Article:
For over a one thousand years, Buddhism has ruled jap loss of life rituals and ideas of the afterlife. The 9 essays right here, ranging chronologically from the 10th century to the current, carry to mild either continuity and alter in dying practices through the years.
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Extra info for Death and the Afterlife in Japanese Buddhism
Princeton University, 2006). 45. On pokkuri temples, see Fleur Wo¨ss, ‘‘Pokkuri Temples and Aging: Rituals for Approaching Death,’’ in Religion and Society in Modern Japan: Selected 26 Introduction Readings, ed. Mark R. Mullins, Shimazono Susumu, and Paul L. Swanson (Berkeley: Asian Humanities Press, 1993), 191–202; and Richard Young and Fuki Ikeuchi, ‘‘Japanese Religion in ‘The Hateful Years’: Reflections on Geriatric Rituals in an Aging Society,’’ Kokugakuin kenkyu ¯ 12 (1993): 31–47. On one Buddhist hospice, see Fuki Ikeuchi and Alison Freund, ‘‘Japanese Buddhist Hospice and Shunko¯ Tashiro,’’ Buddhist-Christian Studies 15 (1995): 61–65; and Shunko¯ Tashiro, ‘‘Thinking of Life through Death: A Question of Life,’’ trans.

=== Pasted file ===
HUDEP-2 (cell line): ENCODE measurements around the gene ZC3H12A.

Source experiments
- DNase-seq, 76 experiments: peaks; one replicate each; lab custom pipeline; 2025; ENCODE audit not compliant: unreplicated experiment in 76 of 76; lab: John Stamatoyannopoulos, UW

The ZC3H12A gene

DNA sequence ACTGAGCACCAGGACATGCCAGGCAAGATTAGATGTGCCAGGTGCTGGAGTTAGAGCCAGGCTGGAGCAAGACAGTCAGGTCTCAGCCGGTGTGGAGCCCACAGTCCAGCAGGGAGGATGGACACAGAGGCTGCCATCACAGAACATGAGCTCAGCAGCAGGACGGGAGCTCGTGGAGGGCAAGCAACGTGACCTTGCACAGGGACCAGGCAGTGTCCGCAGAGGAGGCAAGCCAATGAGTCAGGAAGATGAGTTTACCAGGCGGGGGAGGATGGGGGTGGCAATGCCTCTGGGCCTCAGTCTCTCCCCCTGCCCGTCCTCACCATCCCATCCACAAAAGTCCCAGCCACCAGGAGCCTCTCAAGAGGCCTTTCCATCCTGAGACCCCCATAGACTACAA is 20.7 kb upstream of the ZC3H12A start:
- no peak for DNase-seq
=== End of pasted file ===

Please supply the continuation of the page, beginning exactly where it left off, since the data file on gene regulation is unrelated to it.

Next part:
Bernstein, Modern Passings, 32–40. 36. Katakanabon inga monogatari, quoted in Katsuda Itaru, Shishatachi no chu ¯ sei, 239–240. 37. So¯to¯ Zen in Medieval Japan, 186. 38. Death and Social Order in Tokugawa Japan, 20. 39. This is of course not limited to Japan. For example, in comparing reports of medieval and modern near-death experiences in a Western context, Carol Zaleski notes that ‘‘the most glaring difference is the prominence in medieval accounts of obstacles and tests, purificatory torments, and outright doom,’’ which are generally absent in their modern counterparts (Otherworld Journeys: Accounts of Near-Death Experience in Medieval and Modern Times [New York: Oxford University Press, 1987], 189).
There, Amida himself is not seen; rather, bodhisattvas and manifestations of Amida appear on heavenly blossoms. 54 This indicates that the idea of Amida and his retinue escorting the aspirant to the Pure Land was deemed much more important than details regarding the nine levels. Exactly when raigo¯zu began to be used in deathbed rituals in Japan is less clear. The practice of dying while holding threads connected to the hands of an image of the Buddha seems to be closely related to raigo¯ thought; in fact, many of the paintings to which the threads were attached depicted scenes of raigo¯.
Death and the Afterlife in Japanese Buddhism